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Editorials

Is this muscle pain caused by my statin?

BMJ 2017; 357 doi: https://doi.org/10.1136/bmj.j3030 (Published 23 June 2017) Cite this as: BMJ 2017;357:j3030
  1. Matthew J Shun-Shin, cardiology registrar,
  2. Darrel P Francis, professor
  1. International Centre for Circulatory Health, Imperial College London, UK
  1. Correspondence to Darrel Francis darrel{at}drfrancis.org

Use n of 1 trials to get the right kind of individual patient data

Prevention is better than cure, or so the saying goes. In reality, however, swift treatment for a heart attack is more gratefully received than recommendation of a statin to prevent one. Why don’t people want the prevention we offer?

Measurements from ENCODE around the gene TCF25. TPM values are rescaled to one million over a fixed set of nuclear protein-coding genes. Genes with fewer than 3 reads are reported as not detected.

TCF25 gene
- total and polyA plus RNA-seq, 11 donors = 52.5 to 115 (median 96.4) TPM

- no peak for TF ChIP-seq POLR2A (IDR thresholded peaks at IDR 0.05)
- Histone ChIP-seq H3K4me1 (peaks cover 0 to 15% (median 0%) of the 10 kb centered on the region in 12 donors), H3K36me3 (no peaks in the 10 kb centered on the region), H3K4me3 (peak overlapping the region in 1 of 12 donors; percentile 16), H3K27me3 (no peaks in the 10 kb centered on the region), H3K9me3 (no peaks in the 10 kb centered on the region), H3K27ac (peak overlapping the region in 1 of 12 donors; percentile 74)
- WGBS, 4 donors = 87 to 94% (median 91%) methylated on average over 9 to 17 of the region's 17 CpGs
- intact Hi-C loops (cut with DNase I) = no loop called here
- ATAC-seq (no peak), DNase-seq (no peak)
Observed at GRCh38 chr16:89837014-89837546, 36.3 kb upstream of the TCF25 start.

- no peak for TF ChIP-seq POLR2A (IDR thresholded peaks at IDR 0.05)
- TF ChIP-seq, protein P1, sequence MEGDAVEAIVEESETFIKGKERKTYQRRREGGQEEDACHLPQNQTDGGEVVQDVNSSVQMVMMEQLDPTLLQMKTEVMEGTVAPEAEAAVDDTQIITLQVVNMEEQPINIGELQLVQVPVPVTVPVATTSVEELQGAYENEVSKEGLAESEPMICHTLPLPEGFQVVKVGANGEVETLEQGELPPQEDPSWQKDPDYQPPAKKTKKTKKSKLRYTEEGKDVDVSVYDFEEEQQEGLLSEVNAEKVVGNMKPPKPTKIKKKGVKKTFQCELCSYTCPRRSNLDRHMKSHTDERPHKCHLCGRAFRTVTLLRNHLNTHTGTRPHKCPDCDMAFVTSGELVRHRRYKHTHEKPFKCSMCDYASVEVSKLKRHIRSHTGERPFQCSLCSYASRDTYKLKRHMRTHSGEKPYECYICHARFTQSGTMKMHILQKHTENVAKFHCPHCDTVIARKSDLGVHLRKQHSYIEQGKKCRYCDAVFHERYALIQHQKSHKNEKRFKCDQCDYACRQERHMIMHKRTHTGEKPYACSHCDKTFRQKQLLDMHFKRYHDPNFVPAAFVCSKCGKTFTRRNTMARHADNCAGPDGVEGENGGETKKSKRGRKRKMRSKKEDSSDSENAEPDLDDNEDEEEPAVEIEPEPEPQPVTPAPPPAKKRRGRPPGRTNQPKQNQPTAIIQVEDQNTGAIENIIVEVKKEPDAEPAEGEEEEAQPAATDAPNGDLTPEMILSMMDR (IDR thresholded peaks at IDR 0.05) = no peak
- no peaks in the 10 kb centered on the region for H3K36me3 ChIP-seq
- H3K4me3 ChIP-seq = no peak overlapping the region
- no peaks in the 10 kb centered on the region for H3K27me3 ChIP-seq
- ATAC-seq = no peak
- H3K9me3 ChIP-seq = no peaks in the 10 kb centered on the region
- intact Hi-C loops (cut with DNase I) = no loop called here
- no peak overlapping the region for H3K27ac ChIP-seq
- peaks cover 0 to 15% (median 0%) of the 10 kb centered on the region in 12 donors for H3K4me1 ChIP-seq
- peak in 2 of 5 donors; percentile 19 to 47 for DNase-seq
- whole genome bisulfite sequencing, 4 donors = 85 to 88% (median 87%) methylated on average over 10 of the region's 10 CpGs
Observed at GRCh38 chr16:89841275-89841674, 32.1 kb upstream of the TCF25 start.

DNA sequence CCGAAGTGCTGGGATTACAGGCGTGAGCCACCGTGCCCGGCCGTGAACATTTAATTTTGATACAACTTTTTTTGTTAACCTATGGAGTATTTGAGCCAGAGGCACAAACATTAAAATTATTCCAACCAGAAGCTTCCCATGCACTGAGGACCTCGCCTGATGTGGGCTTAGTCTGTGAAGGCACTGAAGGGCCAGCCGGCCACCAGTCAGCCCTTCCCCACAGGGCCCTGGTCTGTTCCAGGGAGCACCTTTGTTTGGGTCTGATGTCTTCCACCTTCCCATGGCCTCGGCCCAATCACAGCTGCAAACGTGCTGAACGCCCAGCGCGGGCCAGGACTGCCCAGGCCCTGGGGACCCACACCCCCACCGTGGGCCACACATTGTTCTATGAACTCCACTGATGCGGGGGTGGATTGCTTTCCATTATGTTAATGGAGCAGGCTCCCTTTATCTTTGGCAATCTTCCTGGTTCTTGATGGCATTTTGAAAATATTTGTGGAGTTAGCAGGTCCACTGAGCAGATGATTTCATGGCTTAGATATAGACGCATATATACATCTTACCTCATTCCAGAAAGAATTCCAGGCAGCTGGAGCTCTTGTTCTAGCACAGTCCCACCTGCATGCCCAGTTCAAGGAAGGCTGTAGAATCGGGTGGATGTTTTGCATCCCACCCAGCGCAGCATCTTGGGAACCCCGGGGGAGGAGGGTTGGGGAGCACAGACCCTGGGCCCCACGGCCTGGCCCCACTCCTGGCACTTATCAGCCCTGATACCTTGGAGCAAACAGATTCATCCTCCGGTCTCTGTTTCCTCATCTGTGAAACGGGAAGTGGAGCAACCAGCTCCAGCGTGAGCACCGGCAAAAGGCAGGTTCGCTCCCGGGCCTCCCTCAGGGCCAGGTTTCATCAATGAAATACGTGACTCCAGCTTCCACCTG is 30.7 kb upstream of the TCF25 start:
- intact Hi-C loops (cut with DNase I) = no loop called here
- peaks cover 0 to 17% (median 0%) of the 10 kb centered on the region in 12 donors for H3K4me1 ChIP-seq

One problem is that no one can ever announce that “statins saved me from a heart attack.” No clinical trial, nor sophisticated observational study, can provide this information, because each person lives their life only once. Therefore, the case for statins relies entirely on trust in statistics (and the people who produce them), which patients might reasonably doubt when their accuracy and implications are debated.1

Moreover, traditional statistics describe only group averages, rarely indicating how much an individual could gain or lose from preventive treatment. For example, if nine out of 10 people who take a statin get no benefit, what does that mean for the one person who does?2 Gain from …

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